At the height of the “mortgage crisis” liberal commentators gleefully claimed recent financial turbulence was proof that free markets didn’t work. If only the housing market in this country was actually free. In actuality, two government-sponsored entities, Freddie Mac and Fannie Mae, have used their guaranteed access to federal credit to establish an 80% market share in the mortgage reselling industry.

As with most government interference in the marketplace, Freddie’s and Fannie’s government-sponsored advantages have encouraged irresponsible behavior that ultimately has placed the American taxpayer at risk. Freddie Mac and Fannie Mae have already racked up $9 billion in mortgage-related losses last year and have another $19.9 billion in unrealized losses still on their books. A complete collapse of Freddie and Fannie would cost taxpayers $5 trillion.

So yes, there is some good in the mortgage bailout bill passed out of the Senate Banking Committee yesterday. The bill does create a new regulator with the tools necessary to ensure Freddie and Fannie do not continue to abuse their market position or destabilize the financial system. As Treasury Secretary Hank Paulson said: ”Fannie Mae and Freddie Mac are guaranteeing a greater share of mortgages than ever before. It’s never been more critical that markets have confidence in how these companies are overseen and regulated.”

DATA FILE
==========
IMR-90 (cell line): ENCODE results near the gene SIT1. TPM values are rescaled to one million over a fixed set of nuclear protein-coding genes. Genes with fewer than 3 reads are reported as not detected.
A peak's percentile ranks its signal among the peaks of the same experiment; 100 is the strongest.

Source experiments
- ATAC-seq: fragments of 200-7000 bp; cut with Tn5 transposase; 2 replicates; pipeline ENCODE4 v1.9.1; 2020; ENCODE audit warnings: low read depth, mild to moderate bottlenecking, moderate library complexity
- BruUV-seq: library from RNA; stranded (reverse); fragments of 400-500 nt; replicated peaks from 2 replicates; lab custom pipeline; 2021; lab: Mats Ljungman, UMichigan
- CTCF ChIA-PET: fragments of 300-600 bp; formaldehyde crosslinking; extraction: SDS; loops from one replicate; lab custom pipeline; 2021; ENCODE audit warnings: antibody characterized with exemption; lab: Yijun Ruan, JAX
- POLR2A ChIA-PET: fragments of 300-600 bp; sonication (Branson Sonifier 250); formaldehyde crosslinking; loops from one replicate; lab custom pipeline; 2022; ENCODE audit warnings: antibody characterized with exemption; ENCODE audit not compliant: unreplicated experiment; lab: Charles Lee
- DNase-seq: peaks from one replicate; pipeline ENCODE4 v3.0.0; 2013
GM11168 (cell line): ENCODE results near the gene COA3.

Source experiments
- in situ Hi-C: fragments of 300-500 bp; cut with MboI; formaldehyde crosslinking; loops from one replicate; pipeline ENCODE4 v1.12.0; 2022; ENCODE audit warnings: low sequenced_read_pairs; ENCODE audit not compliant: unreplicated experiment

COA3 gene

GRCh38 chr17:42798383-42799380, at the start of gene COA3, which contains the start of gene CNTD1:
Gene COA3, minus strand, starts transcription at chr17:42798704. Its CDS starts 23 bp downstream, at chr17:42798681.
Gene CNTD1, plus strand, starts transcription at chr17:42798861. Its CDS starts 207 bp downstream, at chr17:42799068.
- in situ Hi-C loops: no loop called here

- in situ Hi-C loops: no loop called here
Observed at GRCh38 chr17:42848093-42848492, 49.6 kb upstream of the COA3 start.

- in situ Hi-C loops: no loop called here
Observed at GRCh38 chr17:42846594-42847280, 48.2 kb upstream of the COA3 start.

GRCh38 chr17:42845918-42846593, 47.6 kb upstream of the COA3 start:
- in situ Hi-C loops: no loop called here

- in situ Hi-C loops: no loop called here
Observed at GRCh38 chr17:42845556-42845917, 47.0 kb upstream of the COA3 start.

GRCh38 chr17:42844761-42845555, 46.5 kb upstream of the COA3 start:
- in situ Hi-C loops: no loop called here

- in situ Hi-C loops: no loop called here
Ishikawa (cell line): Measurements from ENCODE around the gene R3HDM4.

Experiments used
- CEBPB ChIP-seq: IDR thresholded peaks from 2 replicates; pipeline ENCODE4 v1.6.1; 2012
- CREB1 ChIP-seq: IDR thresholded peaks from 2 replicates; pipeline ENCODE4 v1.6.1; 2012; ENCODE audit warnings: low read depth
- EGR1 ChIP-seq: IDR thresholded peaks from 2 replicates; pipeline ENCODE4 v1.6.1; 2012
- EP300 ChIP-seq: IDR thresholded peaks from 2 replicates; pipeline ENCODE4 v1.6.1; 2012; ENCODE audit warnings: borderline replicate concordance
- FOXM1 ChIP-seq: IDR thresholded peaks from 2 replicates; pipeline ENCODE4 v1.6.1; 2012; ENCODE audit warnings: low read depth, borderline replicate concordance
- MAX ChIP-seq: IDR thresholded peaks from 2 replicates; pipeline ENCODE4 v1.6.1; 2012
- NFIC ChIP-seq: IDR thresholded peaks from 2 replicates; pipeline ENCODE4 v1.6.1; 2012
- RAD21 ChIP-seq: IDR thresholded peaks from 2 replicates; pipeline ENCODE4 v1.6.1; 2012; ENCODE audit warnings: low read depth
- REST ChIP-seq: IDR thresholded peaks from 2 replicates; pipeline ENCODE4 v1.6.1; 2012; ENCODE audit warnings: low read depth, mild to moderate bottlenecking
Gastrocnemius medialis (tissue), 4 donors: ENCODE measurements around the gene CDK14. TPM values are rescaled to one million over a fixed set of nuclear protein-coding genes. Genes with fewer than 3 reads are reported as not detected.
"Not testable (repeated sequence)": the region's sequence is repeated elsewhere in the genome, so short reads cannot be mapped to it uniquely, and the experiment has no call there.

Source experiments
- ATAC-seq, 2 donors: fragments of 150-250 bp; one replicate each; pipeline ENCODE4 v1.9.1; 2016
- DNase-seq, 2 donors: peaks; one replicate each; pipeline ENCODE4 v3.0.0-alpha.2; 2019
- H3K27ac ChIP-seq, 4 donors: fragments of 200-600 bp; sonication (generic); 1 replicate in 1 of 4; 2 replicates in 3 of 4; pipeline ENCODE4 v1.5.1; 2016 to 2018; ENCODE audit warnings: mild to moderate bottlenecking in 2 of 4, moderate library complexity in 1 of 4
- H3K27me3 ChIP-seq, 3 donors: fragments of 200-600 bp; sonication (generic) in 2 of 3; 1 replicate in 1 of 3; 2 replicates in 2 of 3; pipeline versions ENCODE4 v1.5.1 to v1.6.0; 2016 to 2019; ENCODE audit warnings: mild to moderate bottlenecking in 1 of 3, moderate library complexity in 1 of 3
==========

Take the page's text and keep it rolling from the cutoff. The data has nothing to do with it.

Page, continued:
But if these reforms are so necessary to making sure that future government-enabled mortgage bubbles do not occur, then they are worth passing as a standalone measure. They should not be held hostage as part of a larger package that bails out irresponsible banks such as Countrywide Financial, bails out irresponsible borrowers and does nothing to actually help the economy. Worse, this bill even creates a permanent housing slush fund that is guaranteed to to put federal dollars in the hands of corrupt and fraudulent groups such as ACORN.

The major foreclosure hot spots are confined to only a few parts of the country, including areas in Florida, Colorado, Arizona and California. Many of these foreclosures are occurring not just because buyers bought too much house, but also because developers mistakenly overestimated how long people were willing to commute to their jobs in more densely populated areas. In other words, many of these housing prices are never going to go back up and it would be terrible policy for the federal government to try.

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